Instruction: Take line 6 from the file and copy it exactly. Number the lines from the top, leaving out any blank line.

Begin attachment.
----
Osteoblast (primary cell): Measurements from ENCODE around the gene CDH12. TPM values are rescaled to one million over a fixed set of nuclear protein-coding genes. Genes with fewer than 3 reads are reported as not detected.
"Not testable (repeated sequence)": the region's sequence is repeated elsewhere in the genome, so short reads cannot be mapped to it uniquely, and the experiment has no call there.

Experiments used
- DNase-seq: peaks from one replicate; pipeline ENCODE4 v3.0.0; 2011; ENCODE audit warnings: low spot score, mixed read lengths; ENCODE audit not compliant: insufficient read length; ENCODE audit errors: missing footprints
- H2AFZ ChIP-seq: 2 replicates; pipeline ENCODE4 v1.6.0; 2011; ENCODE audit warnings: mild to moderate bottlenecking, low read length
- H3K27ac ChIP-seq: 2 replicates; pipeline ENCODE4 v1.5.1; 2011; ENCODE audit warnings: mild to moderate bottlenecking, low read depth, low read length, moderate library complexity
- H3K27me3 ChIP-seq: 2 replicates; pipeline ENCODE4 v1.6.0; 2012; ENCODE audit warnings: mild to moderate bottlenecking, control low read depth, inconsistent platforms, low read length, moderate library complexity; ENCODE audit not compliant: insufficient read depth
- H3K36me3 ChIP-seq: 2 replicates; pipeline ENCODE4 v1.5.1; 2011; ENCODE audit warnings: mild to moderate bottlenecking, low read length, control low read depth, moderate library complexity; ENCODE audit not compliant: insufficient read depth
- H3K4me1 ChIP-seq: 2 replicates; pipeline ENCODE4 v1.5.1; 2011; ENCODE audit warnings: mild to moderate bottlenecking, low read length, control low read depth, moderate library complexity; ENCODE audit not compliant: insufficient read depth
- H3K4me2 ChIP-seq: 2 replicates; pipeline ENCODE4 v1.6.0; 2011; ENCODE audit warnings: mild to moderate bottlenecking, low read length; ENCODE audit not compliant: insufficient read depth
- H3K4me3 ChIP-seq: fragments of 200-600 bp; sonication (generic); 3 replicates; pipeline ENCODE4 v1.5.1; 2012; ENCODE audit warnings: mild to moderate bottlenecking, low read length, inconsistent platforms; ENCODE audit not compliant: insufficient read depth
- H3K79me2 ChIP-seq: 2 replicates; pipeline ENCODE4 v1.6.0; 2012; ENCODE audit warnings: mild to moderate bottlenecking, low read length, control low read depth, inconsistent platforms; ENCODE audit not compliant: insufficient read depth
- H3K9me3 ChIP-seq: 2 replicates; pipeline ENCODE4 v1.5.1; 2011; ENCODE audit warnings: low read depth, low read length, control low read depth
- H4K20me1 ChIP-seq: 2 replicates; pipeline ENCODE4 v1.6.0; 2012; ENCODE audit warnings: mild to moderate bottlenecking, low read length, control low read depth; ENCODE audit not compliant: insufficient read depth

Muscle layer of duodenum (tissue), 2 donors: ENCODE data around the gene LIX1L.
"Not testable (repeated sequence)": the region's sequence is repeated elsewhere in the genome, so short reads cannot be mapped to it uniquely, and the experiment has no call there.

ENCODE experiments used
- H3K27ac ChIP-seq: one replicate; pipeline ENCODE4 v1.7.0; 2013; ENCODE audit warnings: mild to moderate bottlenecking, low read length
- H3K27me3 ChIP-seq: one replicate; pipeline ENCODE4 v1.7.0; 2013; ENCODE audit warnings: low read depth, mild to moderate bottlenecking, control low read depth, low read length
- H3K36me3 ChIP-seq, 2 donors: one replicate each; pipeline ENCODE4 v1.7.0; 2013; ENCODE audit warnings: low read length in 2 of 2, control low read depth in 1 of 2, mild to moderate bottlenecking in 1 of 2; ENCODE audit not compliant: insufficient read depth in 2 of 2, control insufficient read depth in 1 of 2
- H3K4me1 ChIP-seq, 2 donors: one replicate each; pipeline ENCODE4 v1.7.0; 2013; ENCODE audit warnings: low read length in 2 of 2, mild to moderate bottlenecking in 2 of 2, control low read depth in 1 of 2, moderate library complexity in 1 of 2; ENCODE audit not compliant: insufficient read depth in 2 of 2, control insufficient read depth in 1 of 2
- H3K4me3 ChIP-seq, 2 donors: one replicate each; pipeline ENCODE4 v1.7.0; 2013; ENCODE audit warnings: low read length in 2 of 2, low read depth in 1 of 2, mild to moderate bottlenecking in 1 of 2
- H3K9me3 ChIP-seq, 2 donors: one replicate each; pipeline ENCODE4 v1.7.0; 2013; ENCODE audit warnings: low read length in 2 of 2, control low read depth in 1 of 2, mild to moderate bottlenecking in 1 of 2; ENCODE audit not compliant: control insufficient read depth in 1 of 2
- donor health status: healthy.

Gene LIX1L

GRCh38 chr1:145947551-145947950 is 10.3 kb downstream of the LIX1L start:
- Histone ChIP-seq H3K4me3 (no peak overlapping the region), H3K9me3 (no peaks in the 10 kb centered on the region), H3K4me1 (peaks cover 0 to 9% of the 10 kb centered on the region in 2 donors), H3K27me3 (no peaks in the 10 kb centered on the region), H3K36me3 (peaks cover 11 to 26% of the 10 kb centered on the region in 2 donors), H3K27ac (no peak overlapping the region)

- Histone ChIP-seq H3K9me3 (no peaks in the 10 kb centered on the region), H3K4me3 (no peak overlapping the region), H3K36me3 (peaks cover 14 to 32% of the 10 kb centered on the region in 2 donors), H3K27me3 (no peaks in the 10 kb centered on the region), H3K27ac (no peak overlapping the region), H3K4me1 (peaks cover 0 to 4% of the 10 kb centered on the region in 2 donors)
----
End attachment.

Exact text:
- H3K27ac ChIP-seq: 2 replicates; pipeline ENCODE4 v1.5.1; 2011; ENCODE audit warnings: mild to moderate bottlenecking, low read depth, low read length, moderate library complexity